Let Them Innovate

Recently, a state representative in Illinois unveiled a bill that would allow car manufacturers to operate taxi services with self-driving cars.

There are several issues with this. First, the fact that a bill needed to be passed to allow car companies to develop this new, innovative service demonstrates that the government is operating under what Adam Thierer of the Mercatus Center calls the “precautionary principle.” In the absence of clear, demonstrable, imminent harm, companies ought to be given freedom to innovate and develop new ideas without heavy handed regulation or ex ante prohibitions.

The other problem with this bill can be found in its details. The bill limits only allows companies that make their own vehicles to access the self-driving taxi service market. This means that General Motors (GM) is eligible to enter this market but Uber is not. This is not surprising considering the fact that the elected official from Illinois said that GM approached him about sponsoring the bill.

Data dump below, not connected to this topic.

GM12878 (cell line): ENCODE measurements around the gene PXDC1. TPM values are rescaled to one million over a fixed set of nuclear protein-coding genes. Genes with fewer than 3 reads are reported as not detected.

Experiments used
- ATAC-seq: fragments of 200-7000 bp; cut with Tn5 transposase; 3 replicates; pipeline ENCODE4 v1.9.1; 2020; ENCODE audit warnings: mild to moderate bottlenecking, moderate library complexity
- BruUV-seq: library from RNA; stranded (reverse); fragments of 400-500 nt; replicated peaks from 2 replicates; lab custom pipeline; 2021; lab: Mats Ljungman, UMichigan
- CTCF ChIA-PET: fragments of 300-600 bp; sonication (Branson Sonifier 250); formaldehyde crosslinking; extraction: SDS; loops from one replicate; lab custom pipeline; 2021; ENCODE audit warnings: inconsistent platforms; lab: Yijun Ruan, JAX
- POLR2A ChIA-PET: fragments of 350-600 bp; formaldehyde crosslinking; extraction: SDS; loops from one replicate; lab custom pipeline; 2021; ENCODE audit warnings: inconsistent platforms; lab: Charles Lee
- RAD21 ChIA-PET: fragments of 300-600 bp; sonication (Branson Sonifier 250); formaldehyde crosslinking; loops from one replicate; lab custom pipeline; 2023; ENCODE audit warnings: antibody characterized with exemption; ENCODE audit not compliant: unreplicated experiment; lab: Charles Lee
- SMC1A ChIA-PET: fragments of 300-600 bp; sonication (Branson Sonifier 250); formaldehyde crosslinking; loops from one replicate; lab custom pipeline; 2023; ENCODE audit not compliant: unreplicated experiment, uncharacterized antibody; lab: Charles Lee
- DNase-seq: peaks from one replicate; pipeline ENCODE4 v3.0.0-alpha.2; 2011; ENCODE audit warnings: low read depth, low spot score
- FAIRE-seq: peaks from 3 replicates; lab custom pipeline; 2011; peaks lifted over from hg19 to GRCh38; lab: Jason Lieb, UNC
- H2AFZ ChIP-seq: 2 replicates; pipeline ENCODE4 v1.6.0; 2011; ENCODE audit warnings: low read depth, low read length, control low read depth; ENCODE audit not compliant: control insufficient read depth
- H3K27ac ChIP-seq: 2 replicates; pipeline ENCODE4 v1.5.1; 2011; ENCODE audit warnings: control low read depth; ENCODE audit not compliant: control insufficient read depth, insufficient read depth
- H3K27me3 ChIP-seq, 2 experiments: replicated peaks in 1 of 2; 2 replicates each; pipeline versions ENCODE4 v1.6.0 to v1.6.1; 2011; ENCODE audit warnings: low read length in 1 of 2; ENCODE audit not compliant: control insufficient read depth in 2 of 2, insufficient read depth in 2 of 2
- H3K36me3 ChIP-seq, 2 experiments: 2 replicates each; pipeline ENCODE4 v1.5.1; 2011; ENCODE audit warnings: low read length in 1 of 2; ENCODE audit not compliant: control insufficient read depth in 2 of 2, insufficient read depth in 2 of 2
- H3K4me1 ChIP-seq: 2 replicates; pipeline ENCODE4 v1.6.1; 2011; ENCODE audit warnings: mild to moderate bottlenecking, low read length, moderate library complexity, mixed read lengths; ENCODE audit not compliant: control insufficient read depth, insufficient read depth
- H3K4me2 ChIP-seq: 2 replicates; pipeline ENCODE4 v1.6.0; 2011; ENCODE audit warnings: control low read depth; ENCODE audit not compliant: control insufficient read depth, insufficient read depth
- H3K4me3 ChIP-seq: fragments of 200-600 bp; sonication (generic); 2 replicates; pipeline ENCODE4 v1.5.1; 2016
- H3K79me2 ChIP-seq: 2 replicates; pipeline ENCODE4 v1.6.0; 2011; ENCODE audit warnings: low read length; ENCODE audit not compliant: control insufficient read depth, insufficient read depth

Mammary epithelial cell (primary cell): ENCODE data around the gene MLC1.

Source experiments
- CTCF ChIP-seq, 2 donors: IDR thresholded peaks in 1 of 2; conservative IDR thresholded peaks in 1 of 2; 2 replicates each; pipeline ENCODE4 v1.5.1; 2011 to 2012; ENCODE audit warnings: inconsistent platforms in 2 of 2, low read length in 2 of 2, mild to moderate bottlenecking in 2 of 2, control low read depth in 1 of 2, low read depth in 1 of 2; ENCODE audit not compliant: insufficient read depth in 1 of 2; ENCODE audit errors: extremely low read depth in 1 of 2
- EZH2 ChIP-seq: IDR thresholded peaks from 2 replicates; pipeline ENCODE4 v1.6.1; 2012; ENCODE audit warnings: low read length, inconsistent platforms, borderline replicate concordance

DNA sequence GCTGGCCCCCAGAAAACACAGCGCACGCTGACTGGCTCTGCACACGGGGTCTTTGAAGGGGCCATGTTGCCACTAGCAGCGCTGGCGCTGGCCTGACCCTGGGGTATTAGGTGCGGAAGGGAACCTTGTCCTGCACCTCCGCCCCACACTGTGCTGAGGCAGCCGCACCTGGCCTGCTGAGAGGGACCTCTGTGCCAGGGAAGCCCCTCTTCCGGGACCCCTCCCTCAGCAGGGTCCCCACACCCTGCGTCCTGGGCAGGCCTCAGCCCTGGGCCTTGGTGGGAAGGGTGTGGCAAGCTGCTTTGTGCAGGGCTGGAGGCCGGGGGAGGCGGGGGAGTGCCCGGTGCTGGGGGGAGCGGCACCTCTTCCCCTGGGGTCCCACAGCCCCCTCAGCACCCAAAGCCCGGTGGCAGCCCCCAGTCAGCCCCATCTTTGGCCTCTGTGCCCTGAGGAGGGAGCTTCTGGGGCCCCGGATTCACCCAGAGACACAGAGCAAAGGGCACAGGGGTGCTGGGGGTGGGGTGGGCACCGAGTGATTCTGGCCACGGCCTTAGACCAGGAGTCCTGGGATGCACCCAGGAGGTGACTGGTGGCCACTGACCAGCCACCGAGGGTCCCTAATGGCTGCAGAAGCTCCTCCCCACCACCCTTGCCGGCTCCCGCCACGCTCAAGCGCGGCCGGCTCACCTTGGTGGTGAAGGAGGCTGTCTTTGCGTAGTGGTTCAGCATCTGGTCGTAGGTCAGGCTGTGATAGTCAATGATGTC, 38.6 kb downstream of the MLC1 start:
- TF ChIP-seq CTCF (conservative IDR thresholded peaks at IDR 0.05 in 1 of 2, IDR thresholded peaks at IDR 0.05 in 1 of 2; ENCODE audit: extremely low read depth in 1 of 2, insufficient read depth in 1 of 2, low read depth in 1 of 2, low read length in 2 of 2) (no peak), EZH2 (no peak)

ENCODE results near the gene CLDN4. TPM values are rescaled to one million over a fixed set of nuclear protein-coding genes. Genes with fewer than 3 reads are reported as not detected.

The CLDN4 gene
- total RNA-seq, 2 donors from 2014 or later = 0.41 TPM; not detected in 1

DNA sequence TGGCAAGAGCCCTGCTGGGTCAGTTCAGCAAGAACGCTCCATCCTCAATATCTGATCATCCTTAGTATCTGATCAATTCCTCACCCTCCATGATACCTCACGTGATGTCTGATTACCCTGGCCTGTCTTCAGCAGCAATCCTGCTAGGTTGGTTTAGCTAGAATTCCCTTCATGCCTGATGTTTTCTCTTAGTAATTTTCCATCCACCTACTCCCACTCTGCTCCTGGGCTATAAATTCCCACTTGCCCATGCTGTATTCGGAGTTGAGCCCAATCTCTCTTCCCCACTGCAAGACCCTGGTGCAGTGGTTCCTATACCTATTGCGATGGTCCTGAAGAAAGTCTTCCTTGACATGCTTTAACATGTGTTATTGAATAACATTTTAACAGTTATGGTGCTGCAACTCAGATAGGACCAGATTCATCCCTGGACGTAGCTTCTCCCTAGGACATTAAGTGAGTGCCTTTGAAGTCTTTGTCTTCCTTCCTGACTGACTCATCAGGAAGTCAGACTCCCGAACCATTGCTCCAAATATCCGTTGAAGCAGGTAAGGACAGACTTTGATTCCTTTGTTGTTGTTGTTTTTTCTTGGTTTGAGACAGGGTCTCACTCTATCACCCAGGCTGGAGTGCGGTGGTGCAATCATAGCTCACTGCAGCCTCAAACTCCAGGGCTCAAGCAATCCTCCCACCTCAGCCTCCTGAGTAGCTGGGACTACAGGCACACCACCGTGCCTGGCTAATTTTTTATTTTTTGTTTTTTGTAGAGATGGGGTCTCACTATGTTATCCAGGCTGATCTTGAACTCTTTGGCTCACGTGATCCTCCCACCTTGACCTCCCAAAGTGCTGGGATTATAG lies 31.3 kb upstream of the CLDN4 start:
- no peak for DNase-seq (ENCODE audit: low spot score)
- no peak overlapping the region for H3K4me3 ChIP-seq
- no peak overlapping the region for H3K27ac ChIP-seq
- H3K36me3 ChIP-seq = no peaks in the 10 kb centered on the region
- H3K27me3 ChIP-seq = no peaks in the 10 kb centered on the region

Recently, GM has been falling behind in the race to deploy autonomous vehicles. Instead of trying more creative ideas, the car company decided to turn to their lobbyists. Their strategy is to ask government to exclude challengers so that they do not have to innovate and change.

Government should always resist granting any form of privilege to one firm over another. It is impossible for government to know which firms are going to succeed and which are not. Additionally, law ought to be generally applicable and treat every individual the same. By excluding Uber from this new market, they could be thwarting the next big innovation that could make the world a better place for everyone.

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